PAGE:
There must be a 101-key IBM-style keyboard with a standard DIN connector or a keyboard which delivers identical functionality using combinations, a two-button mouse with a bus or serial connector, and at least one additional available communication port. I/O
There must be a standard 9- or 25-pin asynchronous serial port, programmable up to 9600 bps, with a switchable interrupt channel; a standard 25-pin bidirectional parallel port with interrupt capability; one MIDI port with input, output, and throughput capability with interrupt support for input and FIFO transfer; and an IBM-style analog or digital joystick port. MPC SYSTEM SOFTWARE
MPC system software must conform to APIs, function, and performance as described in the Microsoft Windows Software Development Kit Programmer's Reference, Volumes I and II (version 3.0) and the Microsoft Multimedia Development Kit Programmer's Reference (Beta version, published November 15, 1992, and due to be updated at the final release of the Multimedia Development Kit).
Additional information on the technical specifications required for hardware compliance are available upon request from the Multimedia PC Marketing Council.
The term multimedia applies to a number of new computer technologies on the market today. Keep in mind, however, that only MPC upgrade kits and full systems which have been certified by the Multimedia PC Marketing Council as being compliant with its MPC specifications are granted the right to use the official MPC trademark logo, shown above. Look for it when considering a product.
A NOTE ON PRICES AND CONFIGURATIONS
The multimedia market is changing rapidly, partly because of competition among manufacturers and partly because of the rapid advance of technology. As you make your way through this month's Test lab, please keep in mind that between the time we receive our information and the time the issue hits the stands, there may have been changes in prices, packages, and components. As hard as we try to keep up with changes and provide you with the latest information, it isn't always possible to do so.
To make sure that you're getting exactly what you want at the price you want, you should check with the manufacturer or retailer before buying. Also, keep in mind that we provide suggested list prices and that you can often find street prices that are much lower. It pays to shop around.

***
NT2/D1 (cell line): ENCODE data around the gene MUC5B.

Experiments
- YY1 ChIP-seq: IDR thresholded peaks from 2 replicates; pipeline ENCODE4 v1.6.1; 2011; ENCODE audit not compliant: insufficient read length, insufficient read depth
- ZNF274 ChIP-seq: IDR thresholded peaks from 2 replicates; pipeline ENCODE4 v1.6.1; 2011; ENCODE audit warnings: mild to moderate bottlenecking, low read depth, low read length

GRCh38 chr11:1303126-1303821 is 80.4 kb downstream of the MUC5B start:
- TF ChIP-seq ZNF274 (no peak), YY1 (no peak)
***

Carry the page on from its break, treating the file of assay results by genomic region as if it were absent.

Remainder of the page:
MPC AUDIO TERMINOLOGY GLOSSARY
ADPCM. This is an abbreviation for Adaptive Differential Pulse Code Modulation. ADPCM is an algorithm for compressing audio data so that it requires less memory and disk space. The amount of compression appears in ratio format, such as 4:1, 3:1, and so forth. The ratio numbers indicate the degree of compression in a sample. For example, a 2:1 ratio means that the compressed sound is only one-half the size of the original uncompressed sample; a 3:1 ratio indicates that the sound has been compressed to one-third its original size.
chip sets. The YM3812 and the YMF262, manufactured by Yamaha, are known as frequency-modulated (FM) synthesizers, since they can generate sounds. The principal difference between the YM3812 chip and the YMF262 chip is that the latter has stereo capabilities and produces 20 voices, while the former is a mono chip producing 11 voices (thus, two YM3812 chips are required for stereo sound cards). Also, the YMF262 has four additional "operators," or modes, which makes it capable or producing a wider variety of sounds and timbres. See timbre.
dynamic range. This is a representation of the span of volume between the loudest and softest sounds, expressed in decibels.
MIDI. An acronym for Musical Instrument Digital Interface, the specification was developed as a cooperative effort among major manufacturers of electronic musical instruments in the 1980s with the objective of permitting musical instruments of different brands to communicate with each other. Additionally, several MIDI-equipped devices can be linked together under the control of a PC and software for creating, storing, editing, and playing back music in digital data format.
MPU-401. The Roland company (a major developer and manufacturer of music synthesizers and sound processors) developed the original MPU-401 MIDI interface for use with PC-compatible and Apple II series computers. MPU-401 is a widely accepted interface, featuring its own onboard CPU for processing some MIDI data without taxing the system's CPU for these tasks. The MPU-401 interface also supports the UART (Universal Asynchronous Receive and Transmit) mode, which bypasses the card's processor and relies entirely on the host PC for all processing.